Wednesday, November 4th, 2020
10:00 AM - 11:00 AM
Storrs Campus onlineMohammad Akhshik, Department of Physics, University of Connecticut
REQUIEM-2D: REsolving QUIEscent Magnified galaxies using strong gravitational lensing, 2D grism spectroscopy and multi-band photometry
Despite the tremendous progress that has been made in the last decade in studying massive high redshift (z~2) quiescent galaxies, their formation pathways and quenching mechanisms have not yet been established observationally. In my talk, I will review the REQUIEM^2D galaxy survey of eight strong lensed quiescent galaxies at z=1.6-2.9, our attempt to understand the formation scenarios of quiescent galaxies by analyzing the spatially resolved stellar populations with deep HST grism spectroscopy. After briefly reviewing our methodology, I will discuss the results from our REQUIEM^2D pilot target, MRG-S0851, a gravitationally lensed quintuply imaged massive compact red galaxy at z=1.9. Using our recovered ages and SFHs from the joint spectrophotometric analysis, along with trajectories in the UVJ and FUVVJ color-color diagrams, I show that MRG-S0851 is consistent with an early forming, slow quenched galaxy that is going through a centrally-concentrated rejuvenation phase.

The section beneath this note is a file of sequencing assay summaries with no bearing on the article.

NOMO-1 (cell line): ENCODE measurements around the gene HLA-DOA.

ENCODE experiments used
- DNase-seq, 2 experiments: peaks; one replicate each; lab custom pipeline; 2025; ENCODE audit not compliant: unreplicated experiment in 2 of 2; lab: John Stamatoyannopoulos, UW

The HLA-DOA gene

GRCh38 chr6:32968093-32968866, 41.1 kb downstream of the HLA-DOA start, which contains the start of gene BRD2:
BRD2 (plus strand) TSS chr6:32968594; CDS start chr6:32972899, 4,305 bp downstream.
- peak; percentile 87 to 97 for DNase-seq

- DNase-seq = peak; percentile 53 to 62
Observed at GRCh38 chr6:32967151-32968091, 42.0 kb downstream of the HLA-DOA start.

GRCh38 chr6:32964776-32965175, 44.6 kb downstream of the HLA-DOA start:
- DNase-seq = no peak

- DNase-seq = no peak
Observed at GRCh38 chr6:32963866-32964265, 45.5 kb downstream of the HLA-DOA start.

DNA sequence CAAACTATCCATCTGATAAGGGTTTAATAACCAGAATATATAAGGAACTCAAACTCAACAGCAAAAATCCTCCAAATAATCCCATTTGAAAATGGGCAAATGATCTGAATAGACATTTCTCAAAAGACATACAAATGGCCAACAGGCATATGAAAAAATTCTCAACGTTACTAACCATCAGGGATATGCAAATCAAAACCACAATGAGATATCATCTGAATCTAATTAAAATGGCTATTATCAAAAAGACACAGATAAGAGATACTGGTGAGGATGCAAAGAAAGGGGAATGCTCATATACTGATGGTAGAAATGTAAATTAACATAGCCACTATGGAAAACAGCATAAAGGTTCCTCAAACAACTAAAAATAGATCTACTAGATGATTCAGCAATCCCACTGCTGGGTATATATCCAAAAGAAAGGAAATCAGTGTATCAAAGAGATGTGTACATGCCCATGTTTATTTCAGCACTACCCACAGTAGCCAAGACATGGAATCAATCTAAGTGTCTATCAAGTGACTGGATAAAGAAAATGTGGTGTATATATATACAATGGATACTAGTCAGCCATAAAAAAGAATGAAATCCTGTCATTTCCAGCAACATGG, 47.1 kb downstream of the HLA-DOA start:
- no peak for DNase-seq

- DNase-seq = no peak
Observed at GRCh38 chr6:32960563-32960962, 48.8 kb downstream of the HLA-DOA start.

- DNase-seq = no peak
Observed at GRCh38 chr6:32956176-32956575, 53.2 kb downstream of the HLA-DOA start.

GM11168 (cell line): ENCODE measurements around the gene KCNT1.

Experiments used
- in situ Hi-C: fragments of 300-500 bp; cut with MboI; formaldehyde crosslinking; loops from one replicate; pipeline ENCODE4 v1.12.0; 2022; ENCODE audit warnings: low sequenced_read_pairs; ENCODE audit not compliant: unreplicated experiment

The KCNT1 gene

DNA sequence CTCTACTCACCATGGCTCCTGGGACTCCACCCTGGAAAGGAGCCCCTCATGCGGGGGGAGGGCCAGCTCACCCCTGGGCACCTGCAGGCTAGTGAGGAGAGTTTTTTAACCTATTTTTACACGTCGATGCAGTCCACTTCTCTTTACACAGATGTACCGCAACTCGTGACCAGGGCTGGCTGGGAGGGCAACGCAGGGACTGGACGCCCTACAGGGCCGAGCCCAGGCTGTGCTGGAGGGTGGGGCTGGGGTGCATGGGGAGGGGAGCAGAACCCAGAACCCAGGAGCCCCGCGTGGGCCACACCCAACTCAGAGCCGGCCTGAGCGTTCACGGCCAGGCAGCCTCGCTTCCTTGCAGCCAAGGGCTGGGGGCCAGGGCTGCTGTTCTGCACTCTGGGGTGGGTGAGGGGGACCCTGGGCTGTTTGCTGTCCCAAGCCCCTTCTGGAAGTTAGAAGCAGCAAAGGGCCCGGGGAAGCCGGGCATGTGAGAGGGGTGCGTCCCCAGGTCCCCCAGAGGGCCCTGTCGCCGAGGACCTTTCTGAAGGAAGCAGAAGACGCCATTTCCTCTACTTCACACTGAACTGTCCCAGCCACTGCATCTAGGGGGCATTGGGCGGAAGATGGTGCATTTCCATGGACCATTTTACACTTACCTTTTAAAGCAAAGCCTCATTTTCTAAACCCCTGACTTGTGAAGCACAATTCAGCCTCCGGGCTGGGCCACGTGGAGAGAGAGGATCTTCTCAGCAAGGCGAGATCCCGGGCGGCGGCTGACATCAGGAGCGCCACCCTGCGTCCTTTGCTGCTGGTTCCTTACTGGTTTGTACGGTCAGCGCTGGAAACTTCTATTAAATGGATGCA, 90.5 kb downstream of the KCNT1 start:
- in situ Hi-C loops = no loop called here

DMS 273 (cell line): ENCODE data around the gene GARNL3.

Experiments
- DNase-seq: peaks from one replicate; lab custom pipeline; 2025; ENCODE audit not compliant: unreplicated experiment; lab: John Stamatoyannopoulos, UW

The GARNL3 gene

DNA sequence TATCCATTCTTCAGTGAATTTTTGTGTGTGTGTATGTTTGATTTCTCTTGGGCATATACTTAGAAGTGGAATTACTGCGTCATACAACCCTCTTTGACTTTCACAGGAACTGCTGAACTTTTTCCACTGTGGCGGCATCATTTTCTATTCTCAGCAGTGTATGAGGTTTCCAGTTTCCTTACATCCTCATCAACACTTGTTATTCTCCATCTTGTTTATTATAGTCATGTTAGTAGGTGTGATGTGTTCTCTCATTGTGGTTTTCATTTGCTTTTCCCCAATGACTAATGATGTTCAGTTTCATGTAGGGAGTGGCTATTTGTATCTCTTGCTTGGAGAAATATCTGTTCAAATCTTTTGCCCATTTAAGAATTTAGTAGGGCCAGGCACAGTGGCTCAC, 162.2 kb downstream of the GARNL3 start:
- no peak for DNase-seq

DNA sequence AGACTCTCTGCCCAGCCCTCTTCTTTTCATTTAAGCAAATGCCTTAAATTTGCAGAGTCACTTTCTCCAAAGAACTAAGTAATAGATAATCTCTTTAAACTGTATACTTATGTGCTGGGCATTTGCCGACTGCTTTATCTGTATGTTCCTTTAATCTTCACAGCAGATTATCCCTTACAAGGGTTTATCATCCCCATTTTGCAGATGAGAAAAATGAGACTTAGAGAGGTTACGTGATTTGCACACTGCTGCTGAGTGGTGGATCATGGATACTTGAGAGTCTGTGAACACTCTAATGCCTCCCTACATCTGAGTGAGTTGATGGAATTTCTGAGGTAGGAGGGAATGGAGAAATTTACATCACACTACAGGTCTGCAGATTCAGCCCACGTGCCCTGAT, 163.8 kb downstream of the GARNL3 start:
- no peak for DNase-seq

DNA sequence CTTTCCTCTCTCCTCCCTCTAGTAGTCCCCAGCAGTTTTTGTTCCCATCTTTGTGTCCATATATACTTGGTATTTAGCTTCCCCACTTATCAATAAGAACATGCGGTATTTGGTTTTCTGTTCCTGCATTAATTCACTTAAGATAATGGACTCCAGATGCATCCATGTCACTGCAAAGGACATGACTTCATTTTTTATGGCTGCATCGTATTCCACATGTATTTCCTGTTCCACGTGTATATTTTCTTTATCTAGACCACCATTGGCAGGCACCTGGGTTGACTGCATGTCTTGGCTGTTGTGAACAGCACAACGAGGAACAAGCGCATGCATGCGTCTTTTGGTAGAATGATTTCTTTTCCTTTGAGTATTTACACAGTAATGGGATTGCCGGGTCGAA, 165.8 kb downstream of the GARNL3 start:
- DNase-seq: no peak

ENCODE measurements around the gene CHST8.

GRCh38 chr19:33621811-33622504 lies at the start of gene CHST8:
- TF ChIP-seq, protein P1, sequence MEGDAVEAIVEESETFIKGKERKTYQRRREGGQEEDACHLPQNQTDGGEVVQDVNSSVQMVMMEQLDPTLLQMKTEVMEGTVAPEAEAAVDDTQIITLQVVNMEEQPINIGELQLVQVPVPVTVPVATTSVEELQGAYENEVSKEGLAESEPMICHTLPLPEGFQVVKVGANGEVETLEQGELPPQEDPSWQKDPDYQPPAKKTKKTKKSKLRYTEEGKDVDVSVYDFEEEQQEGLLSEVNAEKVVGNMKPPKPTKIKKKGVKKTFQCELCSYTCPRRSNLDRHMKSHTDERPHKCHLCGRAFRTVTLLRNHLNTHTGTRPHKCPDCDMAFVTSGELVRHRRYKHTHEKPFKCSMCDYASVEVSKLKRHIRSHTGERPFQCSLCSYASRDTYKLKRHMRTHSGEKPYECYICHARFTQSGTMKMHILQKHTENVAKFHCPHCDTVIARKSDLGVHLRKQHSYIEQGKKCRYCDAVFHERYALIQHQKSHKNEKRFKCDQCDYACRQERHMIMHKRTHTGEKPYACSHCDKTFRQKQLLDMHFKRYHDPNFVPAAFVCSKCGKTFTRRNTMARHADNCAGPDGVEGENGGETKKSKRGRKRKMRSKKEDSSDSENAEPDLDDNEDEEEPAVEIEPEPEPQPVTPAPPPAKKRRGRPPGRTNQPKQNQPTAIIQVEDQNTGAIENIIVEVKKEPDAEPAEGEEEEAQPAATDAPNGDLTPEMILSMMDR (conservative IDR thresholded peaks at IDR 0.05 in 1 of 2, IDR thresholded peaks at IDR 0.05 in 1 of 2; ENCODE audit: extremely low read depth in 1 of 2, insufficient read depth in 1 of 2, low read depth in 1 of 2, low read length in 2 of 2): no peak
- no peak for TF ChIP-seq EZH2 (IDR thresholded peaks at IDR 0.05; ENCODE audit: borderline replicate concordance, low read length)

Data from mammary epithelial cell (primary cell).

Dr. Daniel Walker, Department of Physics, University of Connecticut
Uncovering the hidden star formation in the Milky Way's Central Molecular Zone
As our nearest "extreme environment", the Central Molecular Zone (CMZ, inner few hundred parsecs of our Galaxy) offers an ideal laboratory in which to study the extent to which the process of star formation is sensitive to differing environmental conditions. At a distance of just 8.1 kpc, we can study this process from Galactic scales all the way down to protostellar scales, something that is not possible in extragalactic analogues. In this talk, I will give an overview of our current understanding of star formation in this region of the Galaxy. I will then present some results from recent and ongoing projects that are transforming our view of the CMZ, and providing insight into key questions concerning the role of galactic environment in the star formation process.
Meeting Link: https://uconn-cmr.webex.com/meet/cab16109